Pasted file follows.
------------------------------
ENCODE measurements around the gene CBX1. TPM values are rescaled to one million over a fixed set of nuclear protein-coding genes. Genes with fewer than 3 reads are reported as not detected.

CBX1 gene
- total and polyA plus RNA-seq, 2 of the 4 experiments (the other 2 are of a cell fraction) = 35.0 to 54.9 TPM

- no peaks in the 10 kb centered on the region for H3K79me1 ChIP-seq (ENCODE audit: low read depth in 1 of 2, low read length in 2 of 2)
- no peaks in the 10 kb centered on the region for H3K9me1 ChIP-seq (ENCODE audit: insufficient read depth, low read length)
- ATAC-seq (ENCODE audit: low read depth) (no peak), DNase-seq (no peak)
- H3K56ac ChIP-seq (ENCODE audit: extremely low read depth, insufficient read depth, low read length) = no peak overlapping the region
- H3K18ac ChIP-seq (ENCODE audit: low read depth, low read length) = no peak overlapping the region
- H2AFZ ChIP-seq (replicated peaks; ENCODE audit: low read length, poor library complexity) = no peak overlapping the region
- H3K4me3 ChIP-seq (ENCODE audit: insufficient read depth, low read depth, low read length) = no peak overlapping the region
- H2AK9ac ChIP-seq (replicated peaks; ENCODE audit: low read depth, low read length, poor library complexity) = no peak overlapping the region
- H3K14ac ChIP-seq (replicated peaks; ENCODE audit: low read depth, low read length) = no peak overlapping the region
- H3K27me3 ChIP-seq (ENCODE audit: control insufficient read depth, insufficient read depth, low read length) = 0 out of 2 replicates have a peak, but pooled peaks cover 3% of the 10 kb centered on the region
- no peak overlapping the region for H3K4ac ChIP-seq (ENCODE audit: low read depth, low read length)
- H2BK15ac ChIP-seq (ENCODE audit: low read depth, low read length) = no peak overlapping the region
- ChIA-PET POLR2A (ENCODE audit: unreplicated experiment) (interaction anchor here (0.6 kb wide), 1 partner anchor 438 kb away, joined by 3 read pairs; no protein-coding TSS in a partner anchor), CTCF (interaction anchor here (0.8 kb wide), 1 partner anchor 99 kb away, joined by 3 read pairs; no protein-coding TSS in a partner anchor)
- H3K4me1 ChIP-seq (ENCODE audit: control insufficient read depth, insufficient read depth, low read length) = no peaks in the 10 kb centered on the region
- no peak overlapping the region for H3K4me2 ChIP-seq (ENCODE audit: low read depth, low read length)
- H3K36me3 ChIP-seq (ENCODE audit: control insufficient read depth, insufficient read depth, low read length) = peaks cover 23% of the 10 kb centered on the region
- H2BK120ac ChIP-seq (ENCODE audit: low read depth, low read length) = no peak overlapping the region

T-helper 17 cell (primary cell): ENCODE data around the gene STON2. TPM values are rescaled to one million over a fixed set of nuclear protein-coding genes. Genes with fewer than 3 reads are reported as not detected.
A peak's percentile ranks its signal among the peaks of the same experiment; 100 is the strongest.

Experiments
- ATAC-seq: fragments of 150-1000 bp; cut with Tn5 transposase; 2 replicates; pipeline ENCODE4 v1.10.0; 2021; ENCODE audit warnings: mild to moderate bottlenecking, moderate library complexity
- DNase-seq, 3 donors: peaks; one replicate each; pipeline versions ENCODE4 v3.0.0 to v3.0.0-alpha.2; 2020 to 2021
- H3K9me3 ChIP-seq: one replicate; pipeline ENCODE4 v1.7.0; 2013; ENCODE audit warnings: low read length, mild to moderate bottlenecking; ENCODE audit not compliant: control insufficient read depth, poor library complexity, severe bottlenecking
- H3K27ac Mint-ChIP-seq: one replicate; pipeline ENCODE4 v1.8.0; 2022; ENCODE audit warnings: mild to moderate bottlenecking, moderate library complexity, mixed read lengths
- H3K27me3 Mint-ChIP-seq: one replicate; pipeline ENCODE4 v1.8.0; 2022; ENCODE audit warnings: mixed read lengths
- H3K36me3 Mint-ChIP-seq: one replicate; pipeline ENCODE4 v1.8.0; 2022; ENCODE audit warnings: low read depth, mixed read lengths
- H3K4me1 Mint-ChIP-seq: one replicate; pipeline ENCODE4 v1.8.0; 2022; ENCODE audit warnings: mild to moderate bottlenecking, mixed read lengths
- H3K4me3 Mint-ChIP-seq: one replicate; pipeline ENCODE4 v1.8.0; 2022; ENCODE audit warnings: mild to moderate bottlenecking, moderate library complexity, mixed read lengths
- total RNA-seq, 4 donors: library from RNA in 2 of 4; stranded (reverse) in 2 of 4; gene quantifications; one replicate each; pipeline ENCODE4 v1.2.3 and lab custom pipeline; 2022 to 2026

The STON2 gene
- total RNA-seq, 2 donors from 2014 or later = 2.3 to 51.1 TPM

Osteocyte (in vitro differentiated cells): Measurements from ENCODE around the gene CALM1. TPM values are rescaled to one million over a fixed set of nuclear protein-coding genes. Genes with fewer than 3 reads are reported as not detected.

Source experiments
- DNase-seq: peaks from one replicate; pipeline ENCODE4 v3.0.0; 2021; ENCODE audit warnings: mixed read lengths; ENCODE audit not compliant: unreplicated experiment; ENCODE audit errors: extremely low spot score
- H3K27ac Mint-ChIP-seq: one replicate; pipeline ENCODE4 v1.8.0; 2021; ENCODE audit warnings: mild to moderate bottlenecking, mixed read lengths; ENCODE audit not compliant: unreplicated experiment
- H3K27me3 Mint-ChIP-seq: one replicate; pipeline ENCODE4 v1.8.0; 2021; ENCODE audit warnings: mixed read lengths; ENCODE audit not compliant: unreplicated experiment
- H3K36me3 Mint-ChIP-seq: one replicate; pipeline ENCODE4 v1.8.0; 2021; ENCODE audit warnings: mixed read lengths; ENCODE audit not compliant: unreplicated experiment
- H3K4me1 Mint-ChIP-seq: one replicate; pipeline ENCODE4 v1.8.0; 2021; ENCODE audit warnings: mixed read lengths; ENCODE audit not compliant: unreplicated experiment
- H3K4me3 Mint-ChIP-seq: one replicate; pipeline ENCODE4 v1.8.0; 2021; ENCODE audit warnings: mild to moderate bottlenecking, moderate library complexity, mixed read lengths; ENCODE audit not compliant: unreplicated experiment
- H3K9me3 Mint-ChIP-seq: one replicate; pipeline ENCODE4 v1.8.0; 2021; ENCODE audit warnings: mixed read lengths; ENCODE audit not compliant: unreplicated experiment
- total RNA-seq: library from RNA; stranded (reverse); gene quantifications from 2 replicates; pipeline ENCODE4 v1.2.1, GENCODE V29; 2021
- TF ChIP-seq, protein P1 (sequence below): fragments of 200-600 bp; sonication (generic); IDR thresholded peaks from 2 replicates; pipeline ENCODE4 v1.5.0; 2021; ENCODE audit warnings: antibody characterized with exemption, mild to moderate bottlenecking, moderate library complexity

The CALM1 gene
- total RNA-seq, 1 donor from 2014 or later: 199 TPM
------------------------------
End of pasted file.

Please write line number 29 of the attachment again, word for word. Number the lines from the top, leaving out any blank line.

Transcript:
- H3K36me3 Mint-ChIP-seq: one replicate; pipeline ENCODE4 v1.8.0; 2022; ENCODE audit warnings: low read depth, mixed read lengths